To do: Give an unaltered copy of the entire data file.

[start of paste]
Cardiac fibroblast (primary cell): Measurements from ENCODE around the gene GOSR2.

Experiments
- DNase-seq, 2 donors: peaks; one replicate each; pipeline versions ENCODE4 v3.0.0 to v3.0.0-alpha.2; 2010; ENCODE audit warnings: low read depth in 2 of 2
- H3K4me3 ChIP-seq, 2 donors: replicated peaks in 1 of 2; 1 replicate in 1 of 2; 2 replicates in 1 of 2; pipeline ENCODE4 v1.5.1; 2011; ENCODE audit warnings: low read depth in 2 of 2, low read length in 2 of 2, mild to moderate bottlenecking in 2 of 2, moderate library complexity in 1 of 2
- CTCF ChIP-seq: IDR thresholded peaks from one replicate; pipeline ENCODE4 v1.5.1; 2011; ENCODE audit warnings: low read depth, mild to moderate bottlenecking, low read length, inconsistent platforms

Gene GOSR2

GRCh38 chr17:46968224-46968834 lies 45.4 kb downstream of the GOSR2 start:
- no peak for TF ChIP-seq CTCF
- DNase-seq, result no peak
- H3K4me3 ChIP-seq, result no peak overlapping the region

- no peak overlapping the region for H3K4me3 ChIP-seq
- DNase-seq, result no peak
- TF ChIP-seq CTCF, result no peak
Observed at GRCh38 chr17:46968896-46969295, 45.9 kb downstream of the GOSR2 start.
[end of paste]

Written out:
Cardiac fibroblast (primary cell): Measurements from ENCODE around the gene GOSR2.

Experiments
- DNase-seq, 2 donors: peaks; one replicate each; pipeline versions ENCODE4 v3.0.0 to v3.0.0-alpha.2; 2010; ENCODE audit warnings: low read depth in 2 of 2
- H3K4me3 ChIP-seq, 2 donors: replicated peaks in 1 of 2; 1 replicate in 1 of 2; 2 replicates in 1 of 2; pipeline ENCODE4 v1.5.1; 2011; ENCODE audit warnings: low read depth in 2 of 2, low read length in 2 of 2, mild to moderate bottlenecking in 2 of 2, moderate library complexity in 1 of 2
- CTCF ChIP-seq: IDR thresholded peaks from one replicate; pipeline ENCODE4 v1.5.1; 2011; ENCODE audit warnings: low read depth, mild to moderate bottlenecking, low read length, inconsistent platforms

Gene GOSR2

GRCh38 chr17:46968224-46968834 lies 45.4 kb downstream of the GOSR2 start:
- no peak for TF ChIP-seq CTCF
- DNase-seq, result no peak
- H3K4me3 ChIP-seq, result no peak overlapping the region

- no peak overlapping the region for H3K4me3 ChIP-seq
- DNase-seq, result no peak
- TF ChIP-seq CTCF, result no peak
Observed at GRCh38 chr17:46968896-46969295, 45.9 kb downstream of the GOSR2 start.